Roystonea O.F.Cook
  • Science, ser. 2, 12: 479 (1900) 


Notes: Distribution: S. Florida, Caribbean, Mexico to Venezuela

General Description

Tall, stout, solitary, unarmed, pleonanthic, monoecious palms. Stem columnar, variously tapered or swollen, tan, grey, or white, ringed by prominent or obscure leaf scars. Leaves pinnate; sheath tubular, large, forming a prominent crownshaft; petiole relatively short, channelled adaxially, rounded abaxially; leaflets narrow, elongate, tapering to a point, single-fold, held in one plane or variously inserted, crowded or in groups, rather thin, midrib only or midrib and other longitudinal veins raised abaxially, hairs frequent and scales prominent along the midrib, transverse veinlets evident abaxially. Inflorescences infrafoliar, massive, branched to 3(–4) orders; peduncle very short, stout; prophyll tubular, elongate, strongly 2-keeled laterally, truncate, leathery, green, splitting apically; peduncular bract 2 to 3 times as long as the prophyll, terete, pointed, glabrous, leathery, green, splitting longitudinally; rachis much longer than the peduncle, bearing small, pointed, spirally inserted bracts; rachillae very long, slender and pendulous or short, stout and variously divaricate, straight or undulate, white when first exposed due to copious free scales; rachilla bracts spirally arranged, small, membranous, tapered, subtending widely spaced triads of flowers proximally and paired or solitary staminate flowers distally; floral bracteoles small, thin, membranous. Staminate flowers nearly symmetrical, larger than the pistillate buds at anthesis; sepals 3, distinct, triangular, imbricate, very short; petals 3, distinct, ovate, valvate, about 10 times the length of the sepals, tips thickened; stamens 6–12, filaments awl-shaped, erect in bud; anthers elongate, versatile, sagittate basally, dorsifixed near the middle, latrorse, connective tanniniferous; pistillode subglobose or trifid. Pollen grains ellipsoidal, occasionally oblate triangular, with slight or obvious asymmetry; aperture a distal sulcus, occasionally a trichotomosulcus; ectexine tectate, finely or coarsely perforate or perforate-rugulate, aperture margin slightly finer than main tectum; infratectum columellate; longest axis 61–66 µm [4/10]. Pistillate flowers nearly conical to shortly ovoid; sepals 3, distinct, very short, broadly imbricate, rounded; petals 3, ovate, connate about 1/2 their length, valvate distally, more than twice as long as the sepals; staminodes 6, connate in a 6-lobed cupule adnate to the corolla basally; gynoecium subglobose, unilocular, uniovulate, style not distinct, stigmas 3, recurved, ovule laterally attached, form unknown. Fruit obovoid to oblong-ellipsoidal or subglobose, stigmatic remains nearly basal, perianth persistent; epicarp smooth, thin, mesocarp of pale parenchyma over a layer of thin, flat, anastomosing fibres next to the endocarp, endocarp thin, horny, fragile, somewhat operculate at the base, roughened and often ± adherent to the seed adaxially. Seed ellipsoidal, brown, hilum large, circular, lateral, raphe branches fine, radiating from the hilum, endosperm homogeneous; embryo nearly basal. Germination adjacent-ligular; eophyll entire. Cytology: 2n = 36, 38.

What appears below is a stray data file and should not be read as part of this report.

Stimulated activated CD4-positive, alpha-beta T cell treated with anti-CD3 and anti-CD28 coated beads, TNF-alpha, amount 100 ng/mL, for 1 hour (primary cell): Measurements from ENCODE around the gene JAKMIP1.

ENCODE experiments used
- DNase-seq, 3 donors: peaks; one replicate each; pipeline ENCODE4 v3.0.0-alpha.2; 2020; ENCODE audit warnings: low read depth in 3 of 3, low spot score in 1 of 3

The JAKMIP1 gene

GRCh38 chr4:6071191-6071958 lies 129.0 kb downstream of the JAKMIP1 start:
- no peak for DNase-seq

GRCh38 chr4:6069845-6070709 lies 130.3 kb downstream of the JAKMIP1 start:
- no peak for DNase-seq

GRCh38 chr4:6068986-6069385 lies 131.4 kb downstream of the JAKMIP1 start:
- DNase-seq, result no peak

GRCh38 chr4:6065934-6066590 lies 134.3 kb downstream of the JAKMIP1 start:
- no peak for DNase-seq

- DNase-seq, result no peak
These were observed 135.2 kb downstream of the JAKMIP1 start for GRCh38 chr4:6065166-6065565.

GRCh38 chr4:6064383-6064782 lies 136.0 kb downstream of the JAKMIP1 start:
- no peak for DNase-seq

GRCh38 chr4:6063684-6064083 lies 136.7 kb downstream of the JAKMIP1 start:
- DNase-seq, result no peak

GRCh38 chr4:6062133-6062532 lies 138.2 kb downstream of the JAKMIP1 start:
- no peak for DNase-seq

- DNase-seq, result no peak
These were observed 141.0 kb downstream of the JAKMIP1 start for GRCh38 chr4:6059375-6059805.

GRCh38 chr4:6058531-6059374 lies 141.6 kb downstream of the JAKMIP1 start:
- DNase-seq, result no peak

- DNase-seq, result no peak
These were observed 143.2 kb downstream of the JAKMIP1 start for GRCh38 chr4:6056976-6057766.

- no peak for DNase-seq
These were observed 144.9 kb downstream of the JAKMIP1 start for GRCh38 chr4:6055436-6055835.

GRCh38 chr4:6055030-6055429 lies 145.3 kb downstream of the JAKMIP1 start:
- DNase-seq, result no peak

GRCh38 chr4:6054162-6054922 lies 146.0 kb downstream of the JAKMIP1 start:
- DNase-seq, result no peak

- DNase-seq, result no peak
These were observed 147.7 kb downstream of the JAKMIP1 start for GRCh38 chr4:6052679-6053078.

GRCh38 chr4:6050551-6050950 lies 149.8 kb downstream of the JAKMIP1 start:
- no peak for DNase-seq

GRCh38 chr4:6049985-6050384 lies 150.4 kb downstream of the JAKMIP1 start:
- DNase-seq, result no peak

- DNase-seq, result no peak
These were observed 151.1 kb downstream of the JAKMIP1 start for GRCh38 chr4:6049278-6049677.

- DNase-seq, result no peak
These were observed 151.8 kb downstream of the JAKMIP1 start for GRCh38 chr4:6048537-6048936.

Diagnostic Description